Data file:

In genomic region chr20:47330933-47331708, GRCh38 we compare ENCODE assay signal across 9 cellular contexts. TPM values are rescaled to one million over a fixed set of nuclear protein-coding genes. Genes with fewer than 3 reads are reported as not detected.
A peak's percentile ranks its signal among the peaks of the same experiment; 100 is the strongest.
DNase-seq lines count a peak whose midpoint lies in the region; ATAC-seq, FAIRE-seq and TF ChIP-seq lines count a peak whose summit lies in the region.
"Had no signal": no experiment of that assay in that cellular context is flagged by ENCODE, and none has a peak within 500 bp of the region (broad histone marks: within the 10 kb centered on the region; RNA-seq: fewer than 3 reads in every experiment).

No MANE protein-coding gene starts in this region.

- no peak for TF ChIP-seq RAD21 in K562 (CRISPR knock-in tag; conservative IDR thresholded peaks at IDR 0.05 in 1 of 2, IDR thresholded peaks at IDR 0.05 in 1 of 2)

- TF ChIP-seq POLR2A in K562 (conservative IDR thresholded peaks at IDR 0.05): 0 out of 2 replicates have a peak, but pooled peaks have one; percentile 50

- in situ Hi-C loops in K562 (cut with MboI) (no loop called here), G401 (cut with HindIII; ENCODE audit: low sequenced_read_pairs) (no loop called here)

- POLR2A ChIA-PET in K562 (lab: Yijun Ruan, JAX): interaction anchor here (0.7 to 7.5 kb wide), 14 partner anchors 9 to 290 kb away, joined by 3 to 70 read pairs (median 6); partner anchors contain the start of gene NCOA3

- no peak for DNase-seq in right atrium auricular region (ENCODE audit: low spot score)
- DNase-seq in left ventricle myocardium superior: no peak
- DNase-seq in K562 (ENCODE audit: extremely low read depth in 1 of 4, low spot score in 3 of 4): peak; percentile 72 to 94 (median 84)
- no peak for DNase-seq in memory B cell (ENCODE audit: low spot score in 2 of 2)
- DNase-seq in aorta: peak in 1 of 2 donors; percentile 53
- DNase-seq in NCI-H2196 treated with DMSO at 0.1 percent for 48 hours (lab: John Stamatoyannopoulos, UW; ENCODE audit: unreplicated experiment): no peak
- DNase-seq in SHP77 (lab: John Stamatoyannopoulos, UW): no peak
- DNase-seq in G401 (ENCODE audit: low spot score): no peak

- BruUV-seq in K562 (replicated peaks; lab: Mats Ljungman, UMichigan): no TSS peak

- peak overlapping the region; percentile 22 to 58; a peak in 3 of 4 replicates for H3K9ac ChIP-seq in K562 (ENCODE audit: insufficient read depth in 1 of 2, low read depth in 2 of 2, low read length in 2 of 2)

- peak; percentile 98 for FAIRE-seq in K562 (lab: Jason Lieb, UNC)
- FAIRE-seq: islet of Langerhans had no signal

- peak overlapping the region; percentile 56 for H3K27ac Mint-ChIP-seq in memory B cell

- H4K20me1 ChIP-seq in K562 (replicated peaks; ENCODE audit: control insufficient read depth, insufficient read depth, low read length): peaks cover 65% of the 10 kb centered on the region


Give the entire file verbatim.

In genomic region chr20:47330933-47331708, GRCh38 we compare ENCODE assay signal across 9 cellular contexts. TPM values are rescaled to one million over a fixed set of nuclear protein-coding genes. Genes with fewer than 3 reads are reported as not detected.
A peak's percentile ranks its signal among the peaks of the same experiment; 100 is the strongest.
DNase-seq lines count a peak whose midpoint lies in the region; ATAC-seq, FAIRE-seq and TF ChIP-seq lines count a peak whose summit lies in the region.
"Had no signal": no experiment of that assay in that cellular context is flagged by ENCODE, and none has a peak within 500 bp of the region (broad histone marks: within the 10 kb centered on the region; RNA-seq: fewer than 3 reads in every experiment).

No MANE protein-coding gene starts in this region.

- no peak for TF ChIP-seq RAD21 in K562 (CRISPR knock-in tag; conservative IDR thresholded peaks at IDR 0.05 in 1 of 2, IDR thresholded peaks at IDR 0.05 in 1 of 2)

- TF ChIP-seq POLR2A in K562 (conservative IDR thresholded peaks at IDR 0.05): 0 out of 2 replicates have a peak, but pooled peaks have one; percentile 50

- in situ Hi-C loops in K562 (cut with MboI) (no loop called here), G401 (cut with HindIII; ENCODE audit: low sequenced_read_pairs) (no loop called here)

- POLR2A ChIA-PET in K562 (lab: Yijun Ruan, JAX): interaction anchor here (0.7 to 7.5 kb wide), 14 partner anchors 9 to 290 kb away, joined by 3 to 70 read pairs (median 6); partner anchors contain the start of gene NCOA3

- no peak for DNase-seq in right atrium auricular region (ENCODE audit: low spot score)
- DNase-seq in left ventricle myocardium superior: no peak
- DNase-seq in K562 (ENCODE audit: extremely low read depth in 1 of 4, low spot score in 3 of 4): peak; percentile 72 to 94 (median 84)
- no peak for DNase-seq in memory B cell (ENCODE audit: low spot score in 2 of 2)
- DNase-seq in aorta: peak in 1 of 2 donors; percentile 53
- DNase-seq in NCI-H2196 treated with DMSO at 0.1 percent for 48 hours (lab: John Stamatoyannopoulos, UW; ENCODE audit: unreplicated experiment): no peak
- DNase-seq in SHP77 (lab: John Stamatoyannopoulos, UW): no peak
- DNase-seq in G401 (ENCODE audit: low spot score): no peak

- BruUV-seq in K562 (replicated peaks; lab: Mats Ljungman, UMichigan): no TSS peak

- peak overlapping the region; percentile 22 to 58; a peak in 3 of 4 replicates for H3K9ac ChIP-seq in K562 (ENCODE audit: insufficient read depth in 1 of 2, low read depth in 2 of 2, low read length in 2 of 2)

- peak; percentile 98 for FAIRE-seq in K562 (lab: Jason Lieb, UNC)
- FAIRE-seq: islet of Langerhans had no signal

- peak overlapping the region; percentile 56 for H3K27ac Mint-ChIP-seq in memory B cell

- H4K20me1 ChIP-seq in K562 (replicated peaks; ENCODE audit: control insufficient read depth, insufficient read depth, low read length): peaks cover 65% of the 10 kb centered on the region